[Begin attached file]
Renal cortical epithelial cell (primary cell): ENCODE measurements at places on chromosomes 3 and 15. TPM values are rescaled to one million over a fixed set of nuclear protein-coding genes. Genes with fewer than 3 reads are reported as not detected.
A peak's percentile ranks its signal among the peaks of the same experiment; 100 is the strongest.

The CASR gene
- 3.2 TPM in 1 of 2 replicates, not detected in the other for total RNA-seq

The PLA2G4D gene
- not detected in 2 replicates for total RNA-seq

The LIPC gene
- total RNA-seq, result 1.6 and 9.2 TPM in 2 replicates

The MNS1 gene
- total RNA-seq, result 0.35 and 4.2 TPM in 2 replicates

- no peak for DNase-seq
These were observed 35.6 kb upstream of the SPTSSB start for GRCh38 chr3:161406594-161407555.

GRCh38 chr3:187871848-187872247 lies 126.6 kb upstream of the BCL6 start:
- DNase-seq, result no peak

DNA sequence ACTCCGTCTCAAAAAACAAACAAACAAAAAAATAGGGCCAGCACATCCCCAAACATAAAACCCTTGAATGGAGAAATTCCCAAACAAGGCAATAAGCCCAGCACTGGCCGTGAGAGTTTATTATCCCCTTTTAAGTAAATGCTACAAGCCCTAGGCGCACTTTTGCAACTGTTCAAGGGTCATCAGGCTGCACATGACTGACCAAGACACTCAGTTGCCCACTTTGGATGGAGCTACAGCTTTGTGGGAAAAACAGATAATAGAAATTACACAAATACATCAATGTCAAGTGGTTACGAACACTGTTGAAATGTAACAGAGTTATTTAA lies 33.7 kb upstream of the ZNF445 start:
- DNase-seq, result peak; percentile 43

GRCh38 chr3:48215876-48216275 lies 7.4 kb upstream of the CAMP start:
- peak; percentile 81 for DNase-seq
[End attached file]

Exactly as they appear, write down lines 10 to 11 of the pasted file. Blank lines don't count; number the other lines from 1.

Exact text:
- total RNA-seq, result 0.35 and 4.2 TPM in 2 replicates

- no peak for DNase-seq